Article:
Hey TimsBobby2.
Can you show us an attempt to prove your statements with the appropriate vector space axiom?
Each of the following involves a vector space V and a subset W. For each decide whether W is a subspace of V.
1.) V = R^{3}, W={(x,y,z) | x <= z } I say no because it doesn't preserve scalar multiplication. For example, if you have (2,2,4) 2 is <=4 but -2 >= -4 which contradicts that x must be less than or equal to z. Am I right?
2.) V = R_{<= 3} [x], W = Z_{<= 3} [x]. So V is the polynomials in x with real coefficients and degree at most 3. W is the polynomials in x with integer coefficients and degree at most 3. I'm not sure on this one, any help?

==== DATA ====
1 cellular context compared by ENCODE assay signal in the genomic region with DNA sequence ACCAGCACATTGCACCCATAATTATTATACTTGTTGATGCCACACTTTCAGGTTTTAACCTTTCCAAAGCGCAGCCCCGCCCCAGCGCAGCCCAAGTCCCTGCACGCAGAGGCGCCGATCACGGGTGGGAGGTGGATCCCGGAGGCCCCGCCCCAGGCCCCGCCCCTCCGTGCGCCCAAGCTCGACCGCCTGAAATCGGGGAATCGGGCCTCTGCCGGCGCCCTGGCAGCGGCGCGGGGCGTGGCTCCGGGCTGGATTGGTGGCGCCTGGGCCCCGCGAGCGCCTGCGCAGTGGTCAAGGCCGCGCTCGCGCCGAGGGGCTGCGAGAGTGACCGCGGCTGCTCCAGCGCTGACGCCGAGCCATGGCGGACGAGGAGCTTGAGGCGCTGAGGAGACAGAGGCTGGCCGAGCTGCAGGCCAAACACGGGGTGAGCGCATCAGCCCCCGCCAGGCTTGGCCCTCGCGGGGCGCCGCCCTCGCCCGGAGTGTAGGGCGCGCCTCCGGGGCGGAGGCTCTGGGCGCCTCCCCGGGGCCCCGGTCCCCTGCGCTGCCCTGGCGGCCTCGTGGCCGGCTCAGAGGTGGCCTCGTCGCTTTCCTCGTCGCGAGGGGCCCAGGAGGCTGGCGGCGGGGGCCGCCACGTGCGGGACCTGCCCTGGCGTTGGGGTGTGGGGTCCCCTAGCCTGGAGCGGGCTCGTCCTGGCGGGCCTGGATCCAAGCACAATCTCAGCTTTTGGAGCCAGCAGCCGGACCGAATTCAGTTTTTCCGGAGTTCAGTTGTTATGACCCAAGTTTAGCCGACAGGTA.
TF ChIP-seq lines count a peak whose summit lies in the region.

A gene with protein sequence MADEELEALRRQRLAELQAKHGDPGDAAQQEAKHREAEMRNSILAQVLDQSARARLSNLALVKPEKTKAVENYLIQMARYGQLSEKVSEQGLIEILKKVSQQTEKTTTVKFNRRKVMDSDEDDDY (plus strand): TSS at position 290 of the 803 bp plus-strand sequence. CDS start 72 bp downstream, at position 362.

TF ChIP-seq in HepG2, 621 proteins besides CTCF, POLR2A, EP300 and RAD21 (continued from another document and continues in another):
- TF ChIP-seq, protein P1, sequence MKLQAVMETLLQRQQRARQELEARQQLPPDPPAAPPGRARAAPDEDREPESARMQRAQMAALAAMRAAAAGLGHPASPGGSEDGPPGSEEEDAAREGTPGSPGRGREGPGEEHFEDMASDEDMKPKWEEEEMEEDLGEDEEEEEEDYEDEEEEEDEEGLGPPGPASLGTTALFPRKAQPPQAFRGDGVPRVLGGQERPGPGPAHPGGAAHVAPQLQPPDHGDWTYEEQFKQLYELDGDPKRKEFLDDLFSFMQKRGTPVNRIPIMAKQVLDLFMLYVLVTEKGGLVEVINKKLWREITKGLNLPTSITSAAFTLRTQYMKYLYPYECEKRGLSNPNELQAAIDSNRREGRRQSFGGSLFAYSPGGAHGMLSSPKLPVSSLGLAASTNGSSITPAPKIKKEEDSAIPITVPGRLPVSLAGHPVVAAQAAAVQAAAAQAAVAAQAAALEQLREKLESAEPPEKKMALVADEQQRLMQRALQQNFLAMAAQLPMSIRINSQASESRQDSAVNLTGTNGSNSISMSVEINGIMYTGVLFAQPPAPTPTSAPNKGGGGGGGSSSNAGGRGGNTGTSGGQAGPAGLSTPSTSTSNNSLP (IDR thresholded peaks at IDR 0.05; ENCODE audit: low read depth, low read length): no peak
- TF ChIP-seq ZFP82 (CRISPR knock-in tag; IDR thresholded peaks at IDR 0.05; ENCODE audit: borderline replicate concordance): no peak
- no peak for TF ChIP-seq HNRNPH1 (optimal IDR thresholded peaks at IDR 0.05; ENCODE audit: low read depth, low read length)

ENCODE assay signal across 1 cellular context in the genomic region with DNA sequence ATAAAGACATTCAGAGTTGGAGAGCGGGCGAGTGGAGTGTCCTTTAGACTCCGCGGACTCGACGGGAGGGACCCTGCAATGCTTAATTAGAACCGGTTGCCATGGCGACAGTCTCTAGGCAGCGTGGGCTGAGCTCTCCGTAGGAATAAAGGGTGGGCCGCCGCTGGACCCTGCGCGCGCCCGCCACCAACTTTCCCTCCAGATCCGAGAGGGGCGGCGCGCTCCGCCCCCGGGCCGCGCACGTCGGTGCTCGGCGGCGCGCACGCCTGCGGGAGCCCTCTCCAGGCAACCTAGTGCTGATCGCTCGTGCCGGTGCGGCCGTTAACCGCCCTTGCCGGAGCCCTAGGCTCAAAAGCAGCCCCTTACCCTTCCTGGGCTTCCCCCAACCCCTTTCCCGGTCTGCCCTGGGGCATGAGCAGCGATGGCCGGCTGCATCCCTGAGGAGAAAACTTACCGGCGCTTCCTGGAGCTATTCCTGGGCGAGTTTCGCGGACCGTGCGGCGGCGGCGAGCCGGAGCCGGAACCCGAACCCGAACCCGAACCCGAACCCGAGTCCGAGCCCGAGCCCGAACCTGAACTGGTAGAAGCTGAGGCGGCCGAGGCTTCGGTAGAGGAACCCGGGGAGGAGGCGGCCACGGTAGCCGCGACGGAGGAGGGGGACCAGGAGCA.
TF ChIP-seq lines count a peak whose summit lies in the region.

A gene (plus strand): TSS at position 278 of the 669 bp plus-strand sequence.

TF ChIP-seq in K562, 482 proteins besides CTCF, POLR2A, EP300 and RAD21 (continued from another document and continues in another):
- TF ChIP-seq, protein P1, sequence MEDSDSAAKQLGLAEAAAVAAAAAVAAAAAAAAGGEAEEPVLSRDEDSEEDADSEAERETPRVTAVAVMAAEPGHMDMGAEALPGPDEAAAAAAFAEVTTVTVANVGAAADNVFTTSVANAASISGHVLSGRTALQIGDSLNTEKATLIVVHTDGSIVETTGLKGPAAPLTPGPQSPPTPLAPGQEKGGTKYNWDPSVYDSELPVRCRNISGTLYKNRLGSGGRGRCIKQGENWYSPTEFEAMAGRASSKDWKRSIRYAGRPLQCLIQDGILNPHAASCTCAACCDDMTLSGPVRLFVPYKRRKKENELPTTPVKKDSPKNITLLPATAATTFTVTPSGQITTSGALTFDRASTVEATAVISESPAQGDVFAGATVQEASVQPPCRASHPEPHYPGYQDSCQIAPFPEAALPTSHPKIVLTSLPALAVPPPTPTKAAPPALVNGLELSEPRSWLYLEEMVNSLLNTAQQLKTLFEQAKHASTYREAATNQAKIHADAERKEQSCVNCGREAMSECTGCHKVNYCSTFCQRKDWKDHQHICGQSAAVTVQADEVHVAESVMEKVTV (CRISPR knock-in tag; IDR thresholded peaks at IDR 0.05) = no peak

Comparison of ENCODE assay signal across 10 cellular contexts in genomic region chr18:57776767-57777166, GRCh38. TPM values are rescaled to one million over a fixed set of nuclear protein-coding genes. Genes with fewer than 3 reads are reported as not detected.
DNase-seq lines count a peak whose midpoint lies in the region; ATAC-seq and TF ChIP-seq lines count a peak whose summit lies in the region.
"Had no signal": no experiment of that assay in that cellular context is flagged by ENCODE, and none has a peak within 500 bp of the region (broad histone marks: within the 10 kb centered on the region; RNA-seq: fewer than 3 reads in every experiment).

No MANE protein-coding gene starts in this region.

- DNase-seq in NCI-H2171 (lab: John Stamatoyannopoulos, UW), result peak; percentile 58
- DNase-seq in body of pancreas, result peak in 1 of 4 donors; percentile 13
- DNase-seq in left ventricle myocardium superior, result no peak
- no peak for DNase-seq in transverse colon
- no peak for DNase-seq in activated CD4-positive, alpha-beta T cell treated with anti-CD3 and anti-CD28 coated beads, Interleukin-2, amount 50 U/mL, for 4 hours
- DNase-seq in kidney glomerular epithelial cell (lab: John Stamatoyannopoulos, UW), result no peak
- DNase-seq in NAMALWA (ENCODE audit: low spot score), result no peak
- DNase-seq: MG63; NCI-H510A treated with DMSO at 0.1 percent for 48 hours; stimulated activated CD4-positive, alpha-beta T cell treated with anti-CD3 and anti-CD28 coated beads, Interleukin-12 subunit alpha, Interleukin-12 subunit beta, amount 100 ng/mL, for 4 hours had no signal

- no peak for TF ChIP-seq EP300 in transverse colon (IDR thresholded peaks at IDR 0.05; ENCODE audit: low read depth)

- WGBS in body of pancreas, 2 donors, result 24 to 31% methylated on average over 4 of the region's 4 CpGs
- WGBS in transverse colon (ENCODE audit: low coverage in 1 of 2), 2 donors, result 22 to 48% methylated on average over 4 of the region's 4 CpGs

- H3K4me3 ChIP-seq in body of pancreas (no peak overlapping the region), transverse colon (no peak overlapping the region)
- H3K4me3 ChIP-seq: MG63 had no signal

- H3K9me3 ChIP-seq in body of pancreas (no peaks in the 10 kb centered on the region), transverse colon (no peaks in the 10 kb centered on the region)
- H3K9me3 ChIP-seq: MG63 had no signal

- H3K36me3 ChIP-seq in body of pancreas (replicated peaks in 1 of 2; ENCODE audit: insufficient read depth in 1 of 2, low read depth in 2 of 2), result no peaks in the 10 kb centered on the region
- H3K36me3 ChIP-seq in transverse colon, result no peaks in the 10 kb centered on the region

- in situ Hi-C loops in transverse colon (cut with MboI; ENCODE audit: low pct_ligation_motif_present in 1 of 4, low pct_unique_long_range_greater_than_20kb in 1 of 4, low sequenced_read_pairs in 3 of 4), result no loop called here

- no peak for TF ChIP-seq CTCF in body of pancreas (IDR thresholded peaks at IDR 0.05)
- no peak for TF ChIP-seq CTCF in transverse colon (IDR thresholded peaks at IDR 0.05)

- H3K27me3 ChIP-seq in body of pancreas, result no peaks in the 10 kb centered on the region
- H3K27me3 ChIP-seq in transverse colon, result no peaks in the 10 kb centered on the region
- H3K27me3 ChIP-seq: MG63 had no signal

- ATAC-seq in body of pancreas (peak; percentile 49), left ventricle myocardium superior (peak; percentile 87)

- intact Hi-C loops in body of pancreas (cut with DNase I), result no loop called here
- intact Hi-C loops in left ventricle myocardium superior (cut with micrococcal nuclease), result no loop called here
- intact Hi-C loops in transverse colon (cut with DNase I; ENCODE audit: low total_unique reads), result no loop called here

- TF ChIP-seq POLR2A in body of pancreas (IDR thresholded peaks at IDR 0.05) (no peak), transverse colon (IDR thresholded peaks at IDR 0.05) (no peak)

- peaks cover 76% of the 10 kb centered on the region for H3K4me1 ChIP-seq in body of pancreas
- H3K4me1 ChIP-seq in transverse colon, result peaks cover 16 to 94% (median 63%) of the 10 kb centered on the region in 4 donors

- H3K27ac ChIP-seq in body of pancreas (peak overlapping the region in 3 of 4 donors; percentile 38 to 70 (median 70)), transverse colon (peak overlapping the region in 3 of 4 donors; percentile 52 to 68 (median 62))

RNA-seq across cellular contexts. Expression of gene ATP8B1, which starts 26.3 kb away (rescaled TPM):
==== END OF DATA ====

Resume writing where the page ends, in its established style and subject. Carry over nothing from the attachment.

1) yes, multiplying by a negative scalar ruins everything.
2) is it closed under polynomial addition? is it closed under scalar multiplication? (recall that (cp)(x) = c(p(x)) for all x). is the 0-polynomial in W?
you might want to ask yourself: for the polynomial p(x) = x in Z[x], is (1/2)p(x) in Z[x]?
what do you think? i'm not trying to be mean....i'm asking you to convince yourself that what you say is true. the truth of math doesn't depend on "who the expert is", it should be self-evident. if you are unsure about something, ask about that. understanding the ideas is the important part....getting the answers correct is only a useful by-product.